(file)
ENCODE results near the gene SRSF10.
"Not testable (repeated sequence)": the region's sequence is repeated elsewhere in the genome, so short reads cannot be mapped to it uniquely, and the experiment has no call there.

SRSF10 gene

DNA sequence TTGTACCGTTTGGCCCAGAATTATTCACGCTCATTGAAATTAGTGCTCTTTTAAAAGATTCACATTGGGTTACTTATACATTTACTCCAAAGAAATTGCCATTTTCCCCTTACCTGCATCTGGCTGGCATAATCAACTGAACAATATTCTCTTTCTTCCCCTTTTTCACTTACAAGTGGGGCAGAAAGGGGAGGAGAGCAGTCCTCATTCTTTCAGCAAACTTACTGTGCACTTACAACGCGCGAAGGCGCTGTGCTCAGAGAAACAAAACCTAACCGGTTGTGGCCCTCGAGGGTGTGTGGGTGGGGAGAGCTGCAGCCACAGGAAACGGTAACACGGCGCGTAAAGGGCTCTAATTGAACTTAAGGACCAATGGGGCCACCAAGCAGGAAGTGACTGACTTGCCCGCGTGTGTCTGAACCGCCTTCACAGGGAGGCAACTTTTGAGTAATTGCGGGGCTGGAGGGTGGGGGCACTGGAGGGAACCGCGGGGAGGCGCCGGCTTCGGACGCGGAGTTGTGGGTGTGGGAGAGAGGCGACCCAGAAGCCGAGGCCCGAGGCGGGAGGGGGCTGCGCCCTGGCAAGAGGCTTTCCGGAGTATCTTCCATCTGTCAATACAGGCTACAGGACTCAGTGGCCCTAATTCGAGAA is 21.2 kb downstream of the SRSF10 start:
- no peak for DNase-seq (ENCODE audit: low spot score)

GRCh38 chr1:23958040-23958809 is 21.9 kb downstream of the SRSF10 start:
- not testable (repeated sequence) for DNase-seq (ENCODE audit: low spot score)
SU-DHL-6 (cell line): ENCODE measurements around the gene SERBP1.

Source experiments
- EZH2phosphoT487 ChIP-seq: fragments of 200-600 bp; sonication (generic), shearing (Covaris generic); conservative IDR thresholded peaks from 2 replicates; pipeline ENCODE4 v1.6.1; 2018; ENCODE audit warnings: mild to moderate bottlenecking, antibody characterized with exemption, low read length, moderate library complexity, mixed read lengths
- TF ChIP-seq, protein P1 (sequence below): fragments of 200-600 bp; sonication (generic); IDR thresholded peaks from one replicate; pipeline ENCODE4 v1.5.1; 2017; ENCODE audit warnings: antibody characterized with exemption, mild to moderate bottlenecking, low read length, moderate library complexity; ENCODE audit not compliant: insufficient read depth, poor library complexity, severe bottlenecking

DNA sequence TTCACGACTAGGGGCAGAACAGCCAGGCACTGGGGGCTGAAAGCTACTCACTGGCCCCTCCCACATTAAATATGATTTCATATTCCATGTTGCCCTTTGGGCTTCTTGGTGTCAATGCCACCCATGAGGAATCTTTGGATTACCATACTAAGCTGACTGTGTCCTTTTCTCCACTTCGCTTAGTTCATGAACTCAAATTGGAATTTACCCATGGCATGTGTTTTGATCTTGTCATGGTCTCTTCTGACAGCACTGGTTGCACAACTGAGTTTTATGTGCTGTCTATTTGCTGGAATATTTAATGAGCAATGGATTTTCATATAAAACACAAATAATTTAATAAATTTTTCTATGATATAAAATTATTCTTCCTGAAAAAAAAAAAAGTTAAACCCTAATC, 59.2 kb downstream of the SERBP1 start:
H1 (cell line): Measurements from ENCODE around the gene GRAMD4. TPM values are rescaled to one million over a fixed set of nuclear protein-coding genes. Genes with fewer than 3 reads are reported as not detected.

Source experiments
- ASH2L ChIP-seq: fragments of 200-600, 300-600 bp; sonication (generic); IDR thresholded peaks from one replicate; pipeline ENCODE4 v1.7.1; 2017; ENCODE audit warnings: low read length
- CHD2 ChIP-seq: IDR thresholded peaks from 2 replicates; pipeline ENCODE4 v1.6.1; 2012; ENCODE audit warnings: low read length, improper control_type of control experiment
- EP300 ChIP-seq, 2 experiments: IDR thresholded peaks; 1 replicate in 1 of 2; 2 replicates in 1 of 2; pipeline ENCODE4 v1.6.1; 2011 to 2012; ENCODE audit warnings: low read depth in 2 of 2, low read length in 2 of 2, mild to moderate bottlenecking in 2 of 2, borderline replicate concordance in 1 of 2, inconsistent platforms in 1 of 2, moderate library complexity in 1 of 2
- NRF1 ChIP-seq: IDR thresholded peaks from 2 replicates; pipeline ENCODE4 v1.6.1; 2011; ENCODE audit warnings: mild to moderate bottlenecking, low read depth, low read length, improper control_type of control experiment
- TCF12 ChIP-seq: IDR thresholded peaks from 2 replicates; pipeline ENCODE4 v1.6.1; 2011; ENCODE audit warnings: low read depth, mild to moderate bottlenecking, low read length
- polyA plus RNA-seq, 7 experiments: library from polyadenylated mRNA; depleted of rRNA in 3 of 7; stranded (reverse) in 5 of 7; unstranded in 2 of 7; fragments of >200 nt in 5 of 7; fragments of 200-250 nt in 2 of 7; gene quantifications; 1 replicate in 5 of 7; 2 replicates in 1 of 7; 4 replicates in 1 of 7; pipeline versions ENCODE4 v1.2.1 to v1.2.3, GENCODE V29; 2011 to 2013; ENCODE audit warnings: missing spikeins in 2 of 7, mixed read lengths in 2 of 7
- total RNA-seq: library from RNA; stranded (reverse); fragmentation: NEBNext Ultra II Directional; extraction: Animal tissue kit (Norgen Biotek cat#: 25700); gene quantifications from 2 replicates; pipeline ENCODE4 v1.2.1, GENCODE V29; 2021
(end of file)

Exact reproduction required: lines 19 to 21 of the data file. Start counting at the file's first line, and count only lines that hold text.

- TCF12 ChIP-seq: IDR thresholded peaks from 2 replicates; pipeline ENCODE4 v1.6.1; 2011; ENCODE audit warnings: low read depth, mild to moderate bottlenecking, low read length
- polyA plus RNA-seq, 7 experiments: library from polyadenylated mRNA; depleted of rRNA in 3 of 7; stranded (reverse) in 5 of 7; unstranded in 2 of 7; fragments of >200 nt in 5 of 7; fragments of 200-250 nt in 2 of 7; gene quantifications; 1 replicate in 5 of 7; 2 replicates in 1 of 7; 4 replicates in 1 of 7; pipeline versions ENCODE4 v1.2.1 to v1.2.3, GENCODE V29; 2011 to 2013; ENCODE audit warnings: missing spikeins in 2 of 7, mixed read lengths in 2 of 7
- total RNA-seq: library from RNA; stranded (reverse); fragmentation: NEBNext Ultra II Directional; extraction: Animal tissue kit (Norgen Biotek cat#: 25700); gene quantifications from 2 replicates; pipeline ENCODE4 v1.2.1, GENCODE V29; 2021